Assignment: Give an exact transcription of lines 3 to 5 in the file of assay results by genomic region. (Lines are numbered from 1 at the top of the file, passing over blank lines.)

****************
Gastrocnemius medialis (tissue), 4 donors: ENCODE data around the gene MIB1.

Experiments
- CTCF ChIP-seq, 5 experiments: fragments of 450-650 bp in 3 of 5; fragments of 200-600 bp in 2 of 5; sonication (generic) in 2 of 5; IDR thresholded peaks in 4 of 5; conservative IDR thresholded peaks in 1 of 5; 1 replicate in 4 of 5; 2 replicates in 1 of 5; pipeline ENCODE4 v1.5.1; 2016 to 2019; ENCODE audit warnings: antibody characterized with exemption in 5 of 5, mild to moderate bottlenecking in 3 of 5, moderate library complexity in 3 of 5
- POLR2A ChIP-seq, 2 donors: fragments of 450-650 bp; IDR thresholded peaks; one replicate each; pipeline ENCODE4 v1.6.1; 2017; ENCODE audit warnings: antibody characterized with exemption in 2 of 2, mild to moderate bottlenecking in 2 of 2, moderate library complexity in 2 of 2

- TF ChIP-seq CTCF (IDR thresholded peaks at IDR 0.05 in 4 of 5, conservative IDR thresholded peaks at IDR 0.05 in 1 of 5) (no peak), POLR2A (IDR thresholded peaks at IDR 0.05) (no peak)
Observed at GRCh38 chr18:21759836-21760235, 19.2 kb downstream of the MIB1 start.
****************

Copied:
- CTCF ChIP-seq, 5 experiments: fragments of 450-650 bp in 3 of 5; fragments of 200-600 bp in 2 of 5; sonication (generic) in 2 of 5; IDR thresholded peaks in 4 of 5; conservative IDR thresholded peaks in 1 of 5; 1 replicate in 4 of 5; 2 replicates in 1 of 5; pipeline ENCODE4 v1.5.1; 2016 to 2019; ENCODE audit warnings: antibody characterized with exemption in 5 of 5, mild to moderate bottlenecking in 3 of 5, moderate library complexity in 3 of 5
- POLR2A ChIP-seq, 2 donors: fragments of 450-650 bp; IDR thresholded peaks; one replicate each; pipeline ENCODE4 v1.6.1; 2017; ENCODE audit warnings: antibody characterized with exemption in 2 of 2, mild to moderate bottlenecking in 2 of 2, moderate library complexity in 2 of 2

- TF ChIP-seq CTCF (IDR thresholded peaks at IDR 0.05 in 4 of 5, conservative IDR thresholded peaks at IDR 0.05 in 1 of 5) (no peak), POLR2A (IDR thresholded peaks at IDR 0.05) (no peak)